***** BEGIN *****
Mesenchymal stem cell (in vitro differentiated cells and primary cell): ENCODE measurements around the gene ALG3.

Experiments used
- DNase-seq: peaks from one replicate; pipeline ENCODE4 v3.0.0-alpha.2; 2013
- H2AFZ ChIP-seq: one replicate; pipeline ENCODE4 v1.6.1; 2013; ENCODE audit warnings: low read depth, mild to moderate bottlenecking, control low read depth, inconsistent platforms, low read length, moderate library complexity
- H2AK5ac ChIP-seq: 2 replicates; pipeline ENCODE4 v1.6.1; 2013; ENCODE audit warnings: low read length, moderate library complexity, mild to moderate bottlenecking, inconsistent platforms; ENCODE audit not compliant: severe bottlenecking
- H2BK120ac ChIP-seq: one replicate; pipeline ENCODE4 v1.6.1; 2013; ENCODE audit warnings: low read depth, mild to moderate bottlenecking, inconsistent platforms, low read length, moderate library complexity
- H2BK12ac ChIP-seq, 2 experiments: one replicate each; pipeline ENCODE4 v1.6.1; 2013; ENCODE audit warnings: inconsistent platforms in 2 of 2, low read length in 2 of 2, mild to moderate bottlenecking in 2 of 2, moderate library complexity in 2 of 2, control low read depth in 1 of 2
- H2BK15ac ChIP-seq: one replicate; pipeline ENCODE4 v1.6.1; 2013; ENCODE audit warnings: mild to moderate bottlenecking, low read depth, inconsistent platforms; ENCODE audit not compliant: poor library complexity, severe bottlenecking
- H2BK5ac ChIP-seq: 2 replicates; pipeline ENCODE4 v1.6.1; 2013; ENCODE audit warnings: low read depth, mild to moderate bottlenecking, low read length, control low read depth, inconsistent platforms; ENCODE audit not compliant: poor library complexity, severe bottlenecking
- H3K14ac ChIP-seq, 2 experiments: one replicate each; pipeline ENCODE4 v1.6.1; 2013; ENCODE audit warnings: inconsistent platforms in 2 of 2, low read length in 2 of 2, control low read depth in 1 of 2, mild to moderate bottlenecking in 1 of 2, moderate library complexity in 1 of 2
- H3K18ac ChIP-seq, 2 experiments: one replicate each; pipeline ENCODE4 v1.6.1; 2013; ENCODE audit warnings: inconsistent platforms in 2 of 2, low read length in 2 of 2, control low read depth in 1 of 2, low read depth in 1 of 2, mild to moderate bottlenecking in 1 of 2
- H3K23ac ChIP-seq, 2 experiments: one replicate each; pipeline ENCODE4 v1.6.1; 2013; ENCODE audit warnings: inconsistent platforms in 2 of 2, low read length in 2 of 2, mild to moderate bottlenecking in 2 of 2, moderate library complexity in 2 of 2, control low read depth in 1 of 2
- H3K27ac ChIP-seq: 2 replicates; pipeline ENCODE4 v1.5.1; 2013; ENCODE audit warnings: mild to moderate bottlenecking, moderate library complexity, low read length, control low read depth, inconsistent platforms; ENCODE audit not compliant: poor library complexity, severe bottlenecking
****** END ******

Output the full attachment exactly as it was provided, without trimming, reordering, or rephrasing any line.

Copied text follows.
Mesenchymal stem cell (in vitro differentiated cells and primary cell): ENCODE measurements around the gene ALG3.

Experiments used
- DNase-seq: peaks from one replicate; pipeline ENCODE4 v3.0.0-alpha.2; 2013
- H2AFZ ChIP-seq: one replicate; pipeline ENCODE4 v1.6.1; 2013; ENCODE audit warnings: low read depth, mild to moderate bottlenecking, control low read depth, inconsistent platforms, low read length, moderate library complexity
- H2AK5ac ChIP-seq: 2 replicates; pipeline ENCODE4 v1.6.1; 2013; ENCODE audit warnings: low read length, moderate library complexity, mild to moderate bottlenecking, inconsistent platforms; ENCODE audit not compliant: severe bottlenecking
- H2BK120ac ChIP-seq: one replicate; pipeline ENCODE4 v1.6.1; 2013; ENCODE audit warnings: low read depth, mild to moderate bottlenecking, inconsistent platforms, low read length, moderate library complexity
- H2BK12ac ChIP-seq, 2 experiments: one replicate each; pipeline ENCODE4 v1.6.1; 2013; ENCODE audit warnings: inconsistent platforms in 2 of 2, low read length in 2 of 2, mild to moderate bottlenecking in 2 of 2, moderate library complexity in 2 of 2, control low read depth in 1 of 2
- H2BK15ac ChIP-seq: one replicate; pipeline ENCODE4 v1.6.1; 2013; ENCODE audit warnings: mild to moderate bottlenecking, low read depth, inconsistent platforms; ENCODE audit not compliant: poor library complexity, severe bottlenecking
- H2BK5ac ChIP-seq: 2 replicates; pipeline ENCODE4 v1.6.1; 2013; ENCODE audit warnings: low read depth, mild to moderate bottlenecking, low read length, control low read depth, inconsistent platforms; ENCODE audit not compliant: poor library complexity, severe bottlenecking
- H3K14ac ChIP-seq, 2 experiments: one replicate each; pipeline ENCODE4 v1.6.1; 2013; ENCODE audit warnings: inconsistent platforms in 2 of 2, low read length in 2 of 2, control low read depth in 1 of 2, mild to moderate bottlenecking in 1 of 2, moderate library complexity in 1 of 2
- H3K18ac ChIP-seq, 2 experiments: one replicate each; pipeline ENCODE4 v1.6.1; 2013; ENCODE audit warnings: inconsistent platforms in 2 of 2, low read length in 2 of 2, control low read depth in 1 of 2, low read depth in 1 of 2, mild to moderate bottlenecking in 1 of 2
- H3K23ac ChIP-seq, 2 experiments: one replicate each; pipeline ENCODE4 v1.6.1; 2013; ENCODE audit warnings: inconsistent platforms in 2 of 2, low read length in 2 of 2, mild to moderate bottlenecking in 2 of 2, moderate library complexity in 2 of 2, control low read depth in 1 of 2
- H3K27ac ChIP-seq: 2 replicates; pipeline ENCODE4 v1.5.1; 2013; ENCODE audit warnings: mild to moderate bottlenecking, moderate library complexity, low read length, control low read depth, inconsistent platforms; ENCODE audit not compliant: poor library complexity, severe bottlenecking